Otitis media with effusion usually known as glue ear is the most common cause of temporary hearing problems in babies and young children. It is usually caused by bacterial or viral infections affecting the upper respiratory tract, problems with the tonsils and adenoids, allergies, or genetic conditions.

Inflammation occurs when bacteria becomes trapped in the Eustachian Tube or Middle Ear cavity. The inflammation may cause mucous to be secreted into the middle ear. Sometimes, the fluid becomes trapped behind the eardrum, in the middle ear cavity, in a condition known as otitis media with effusion or more commonly, “glue ear”.

The pressure from the fluid buildup may cause the eardrum to rupture and the fluid to discharge from the ear canal. Most children will experience at least one episode of otitis media by the time they start school. Hearing loss resulting from middle ear disorders may fluctuate, resulting in inconsistent listening behavior.

How The Middle Ear Works?

The middle ear is connected to the back of the nose by the Eustachian tube. This tube opens to allow pressure in the middle ear to equalise. If the Eustachian tube is not working properly, or is blocked, fluid is secreted into the middle ear space. Over time, this fluid can become thick, like egg-white, a condition commonly called “glue ear”.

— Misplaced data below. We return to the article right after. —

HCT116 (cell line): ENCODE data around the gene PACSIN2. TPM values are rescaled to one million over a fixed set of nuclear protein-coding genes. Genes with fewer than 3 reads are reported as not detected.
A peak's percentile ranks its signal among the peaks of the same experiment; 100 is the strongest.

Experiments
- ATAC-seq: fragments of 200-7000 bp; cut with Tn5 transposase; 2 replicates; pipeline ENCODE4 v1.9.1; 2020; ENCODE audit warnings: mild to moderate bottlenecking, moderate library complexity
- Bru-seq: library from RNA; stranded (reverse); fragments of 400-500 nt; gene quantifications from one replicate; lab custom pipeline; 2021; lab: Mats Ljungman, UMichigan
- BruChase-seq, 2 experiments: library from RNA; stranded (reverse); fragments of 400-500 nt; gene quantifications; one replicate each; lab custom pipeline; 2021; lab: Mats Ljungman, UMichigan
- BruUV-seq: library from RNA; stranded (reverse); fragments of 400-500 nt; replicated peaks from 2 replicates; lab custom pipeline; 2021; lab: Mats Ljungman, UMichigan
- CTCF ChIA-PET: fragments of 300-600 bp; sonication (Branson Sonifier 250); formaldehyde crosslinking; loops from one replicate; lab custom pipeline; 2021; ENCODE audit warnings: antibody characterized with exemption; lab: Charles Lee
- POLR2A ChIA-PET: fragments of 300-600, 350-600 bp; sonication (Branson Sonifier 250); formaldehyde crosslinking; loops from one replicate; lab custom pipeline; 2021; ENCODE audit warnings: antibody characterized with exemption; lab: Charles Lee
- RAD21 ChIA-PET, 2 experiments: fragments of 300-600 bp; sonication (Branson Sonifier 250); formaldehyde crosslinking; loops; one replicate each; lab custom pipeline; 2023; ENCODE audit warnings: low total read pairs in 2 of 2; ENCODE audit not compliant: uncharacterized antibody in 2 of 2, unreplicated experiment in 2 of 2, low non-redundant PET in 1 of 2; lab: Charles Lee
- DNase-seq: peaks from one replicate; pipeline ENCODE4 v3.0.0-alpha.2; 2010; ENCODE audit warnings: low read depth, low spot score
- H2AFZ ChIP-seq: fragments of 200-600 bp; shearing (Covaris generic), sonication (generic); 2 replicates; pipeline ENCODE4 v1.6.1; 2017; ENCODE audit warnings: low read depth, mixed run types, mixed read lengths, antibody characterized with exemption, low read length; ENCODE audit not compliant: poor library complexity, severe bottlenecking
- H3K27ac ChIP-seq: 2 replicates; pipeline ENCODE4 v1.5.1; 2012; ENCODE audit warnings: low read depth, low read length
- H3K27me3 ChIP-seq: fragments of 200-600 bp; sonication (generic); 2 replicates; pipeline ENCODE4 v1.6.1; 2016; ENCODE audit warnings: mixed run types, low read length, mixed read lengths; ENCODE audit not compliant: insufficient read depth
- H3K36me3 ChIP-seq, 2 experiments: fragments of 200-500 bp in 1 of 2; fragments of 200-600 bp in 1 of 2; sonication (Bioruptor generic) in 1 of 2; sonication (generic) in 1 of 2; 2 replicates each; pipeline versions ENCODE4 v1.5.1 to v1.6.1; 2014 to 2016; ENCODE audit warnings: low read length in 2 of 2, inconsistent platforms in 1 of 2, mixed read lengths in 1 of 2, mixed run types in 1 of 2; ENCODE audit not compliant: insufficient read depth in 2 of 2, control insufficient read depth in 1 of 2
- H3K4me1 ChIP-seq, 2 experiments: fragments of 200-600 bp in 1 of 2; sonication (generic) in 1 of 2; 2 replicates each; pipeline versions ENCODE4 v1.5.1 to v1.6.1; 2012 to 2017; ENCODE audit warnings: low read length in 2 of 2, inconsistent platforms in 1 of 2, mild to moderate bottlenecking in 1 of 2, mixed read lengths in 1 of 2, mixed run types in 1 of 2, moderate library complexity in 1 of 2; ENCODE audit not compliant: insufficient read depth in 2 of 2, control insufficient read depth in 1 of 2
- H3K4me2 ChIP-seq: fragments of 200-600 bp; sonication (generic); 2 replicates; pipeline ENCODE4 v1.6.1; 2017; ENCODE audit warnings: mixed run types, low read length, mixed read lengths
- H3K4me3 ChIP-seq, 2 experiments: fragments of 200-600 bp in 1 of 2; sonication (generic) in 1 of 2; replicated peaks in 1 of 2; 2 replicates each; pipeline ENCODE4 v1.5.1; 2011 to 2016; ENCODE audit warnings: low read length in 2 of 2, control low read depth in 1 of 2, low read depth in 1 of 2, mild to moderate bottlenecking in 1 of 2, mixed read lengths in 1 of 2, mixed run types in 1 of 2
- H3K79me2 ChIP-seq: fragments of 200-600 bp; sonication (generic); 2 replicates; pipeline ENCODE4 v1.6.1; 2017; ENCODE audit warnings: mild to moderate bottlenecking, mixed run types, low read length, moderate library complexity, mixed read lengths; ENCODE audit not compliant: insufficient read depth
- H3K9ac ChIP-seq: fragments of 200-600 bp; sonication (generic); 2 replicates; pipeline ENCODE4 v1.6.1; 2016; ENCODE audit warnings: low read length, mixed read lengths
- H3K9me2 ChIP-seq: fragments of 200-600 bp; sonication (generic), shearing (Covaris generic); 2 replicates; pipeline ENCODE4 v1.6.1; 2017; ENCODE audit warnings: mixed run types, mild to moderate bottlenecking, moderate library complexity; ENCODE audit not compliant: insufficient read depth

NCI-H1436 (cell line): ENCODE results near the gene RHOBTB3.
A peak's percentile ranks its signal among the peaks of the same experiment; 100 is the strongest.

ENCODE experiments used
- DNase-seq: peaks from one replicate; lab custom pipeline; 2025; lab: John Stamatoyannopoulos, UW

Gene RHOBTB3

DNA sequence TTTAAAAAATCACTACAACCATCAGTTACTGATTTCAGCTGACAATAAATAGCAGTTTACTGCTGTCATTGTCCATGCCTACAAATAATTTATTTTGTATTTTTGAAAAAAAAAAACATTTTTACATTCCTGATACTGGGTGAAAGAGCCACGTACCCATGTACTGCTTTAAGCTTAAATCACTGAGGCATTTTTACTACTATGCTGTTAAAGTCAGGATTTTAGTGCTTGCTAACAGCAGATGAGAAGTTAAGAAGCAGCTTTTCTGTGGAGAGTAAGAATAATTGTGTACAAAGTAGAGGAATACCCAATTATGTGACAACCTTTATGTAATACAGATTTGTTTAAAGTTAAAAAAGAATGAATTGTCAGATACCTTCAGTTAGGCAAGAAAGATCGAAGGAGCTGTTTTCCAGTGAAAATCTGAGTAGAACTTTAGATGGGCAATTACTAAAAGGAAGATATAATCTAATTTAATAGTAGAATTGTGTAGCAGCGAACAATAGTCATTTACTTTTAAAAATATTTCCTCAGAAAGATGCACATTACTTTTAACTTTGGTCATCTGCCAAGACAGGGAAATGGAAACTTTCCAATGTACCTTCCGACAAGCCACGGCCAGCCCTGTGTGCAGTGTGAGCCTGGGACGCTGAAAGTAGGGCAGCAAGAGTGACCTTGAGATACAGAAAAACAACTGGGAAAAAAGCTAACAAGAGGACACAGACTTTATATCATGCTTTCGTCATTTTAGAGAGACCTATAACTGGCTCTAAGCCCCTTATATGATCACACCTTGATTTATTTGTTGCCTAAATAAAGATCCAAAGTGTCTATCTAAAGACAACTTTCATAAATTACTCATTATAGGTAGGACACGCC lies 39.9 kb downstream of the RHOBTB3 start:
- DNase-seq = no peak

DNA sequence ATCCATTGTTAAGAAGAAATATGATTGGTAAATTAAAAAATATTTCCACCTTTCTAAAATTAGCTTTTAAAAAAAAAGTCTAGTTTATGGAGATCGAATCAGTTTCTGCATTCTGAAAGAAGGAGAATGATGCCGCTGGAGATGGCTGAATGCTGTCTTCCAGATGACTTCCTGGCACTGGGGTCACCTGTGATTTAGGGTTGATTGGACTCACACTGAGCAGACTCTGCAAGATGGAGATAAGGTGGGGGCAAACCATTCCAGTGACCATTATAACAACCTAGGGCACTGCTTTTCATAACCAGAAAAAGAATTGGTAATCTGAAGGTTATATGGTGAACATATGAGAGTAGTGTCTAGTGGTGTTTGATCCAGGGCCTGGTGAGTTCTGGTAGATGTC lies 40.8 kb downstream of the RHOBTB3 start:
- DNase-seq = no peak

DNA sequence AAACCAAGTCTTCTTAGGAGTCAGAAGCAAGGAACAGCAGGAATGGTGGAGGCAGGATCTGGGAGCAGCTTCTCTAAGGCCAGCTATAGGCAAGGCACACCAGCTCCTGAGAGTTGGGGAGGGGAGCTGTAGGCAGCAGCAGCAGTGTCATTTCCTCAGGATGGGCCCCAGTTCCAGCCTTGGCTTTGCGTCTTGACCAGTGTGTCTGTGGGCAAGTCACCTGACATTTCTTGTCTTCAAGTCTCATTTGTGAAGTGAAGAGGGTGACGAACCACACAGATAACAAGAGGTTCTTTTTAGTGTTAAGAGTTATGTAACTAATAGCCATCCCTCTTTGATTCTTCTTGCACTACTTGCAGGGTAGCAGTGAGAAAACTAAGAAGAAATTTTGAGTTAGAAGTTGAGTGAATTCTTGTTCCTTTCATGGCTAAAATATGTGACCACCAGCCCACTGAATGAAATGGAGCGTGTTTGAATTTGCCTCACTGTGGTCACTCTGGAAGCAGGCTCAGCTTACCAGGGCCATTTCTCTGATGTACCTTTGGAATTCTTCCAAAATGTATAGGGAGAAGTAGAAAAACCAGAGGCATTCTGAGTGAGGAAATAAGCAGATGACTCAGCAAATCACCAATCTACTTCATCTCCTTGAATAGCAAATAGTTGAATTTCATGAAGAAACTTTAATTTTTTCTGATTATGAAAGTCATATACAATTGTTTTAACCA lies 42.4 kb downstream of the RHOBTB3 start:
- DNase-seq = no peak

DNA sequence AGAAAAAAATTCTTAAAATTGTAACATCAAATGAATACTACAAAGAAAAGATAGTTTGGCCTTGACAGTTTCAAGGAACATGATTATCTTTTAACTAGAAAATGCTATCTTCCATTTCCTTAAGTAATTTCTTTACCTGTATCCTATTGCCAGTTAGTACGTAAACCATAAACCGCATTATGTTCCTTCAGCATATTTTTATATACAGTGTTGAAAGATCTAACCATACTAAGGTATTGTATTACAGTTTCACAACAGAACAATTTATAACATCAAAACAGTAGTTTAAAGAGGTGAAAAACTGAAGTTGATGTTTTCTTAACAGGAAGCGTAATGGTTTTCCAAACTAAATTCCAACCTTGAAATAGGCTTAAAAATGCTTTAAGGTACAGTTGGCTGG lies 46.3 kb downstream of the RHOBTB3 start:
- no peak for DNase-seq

Effects On Hearing

When the middle ear becomes blocked, it is unable to effectively transmit sound vibrations to the inner ear. The type of hearing loss referred to as CONDUCTIVE because sound is prevented from being properly “conducted” through the middle ear space.

Middle ear problems can cause varying degrees of hearing loss up to a moderate degree of loss. The hearing loss may impact on speech and language development, behaviour, and learning, if it is not treated.

Recognise The Symptoms Of Otitis Media With Effusion?

A child with ongoing otitis media with effusion may display the following signs:    

  • Recurrent ear infections.
  • Pain associated with the ear.
  • Pulling or scratching of ears.
  • Frequent colds or upper respiratory problems.
  • Breathing through the mouth.
  • Appears to ignore, or is less responsive to sound.
  • Irritability or behavioral problems.
  • Delayed speech and language development.
  • Concentration/learning difficulties at school.
  • Speaks loudly, shouts.
  • Turns TV/stereo volume up.
  • Watch people’s face intently, and ask for repeats.


An audiologist may use some of the following tests to check

for middle ear problems and hearing loss in young children.

Impedance Audiometry/Tympanometry

A quick and painless measure of the function of the middle ear system.

Play Audiometry

A listening game to check hearing acuity. 3yrs+

Visual Reinforcement Audiometry (Vra)

A fun test using puppets that checks a toddlers hearing acuity 9months to around 3yr+

Otoacoustic Emissions (Oae)

A very quick test of the cochlea or inner ear function which does not require any behavioral responses from the child.

Managing Otitis Media

Management can depend on the symptoms and severity of the condition. This should be discussed with your GP or ENT Consultant.

Treatment May Include:
  • Antibiotics – treatment of bacterial infections
  • Pain relief – appropriate analgesics as recommended by your GP.
  • Antihistamines/Decongestants – Reduce swelling of the Eustachian Tube to allow fluid to drain
  • Corticosteroids – Act directly to reduce inflammation
  • Ventilation Tubes/Grommets – Inserted into the ear drum to allow the fluid to drain via the ear canal while the Eustachian Tube is not functioning adequately.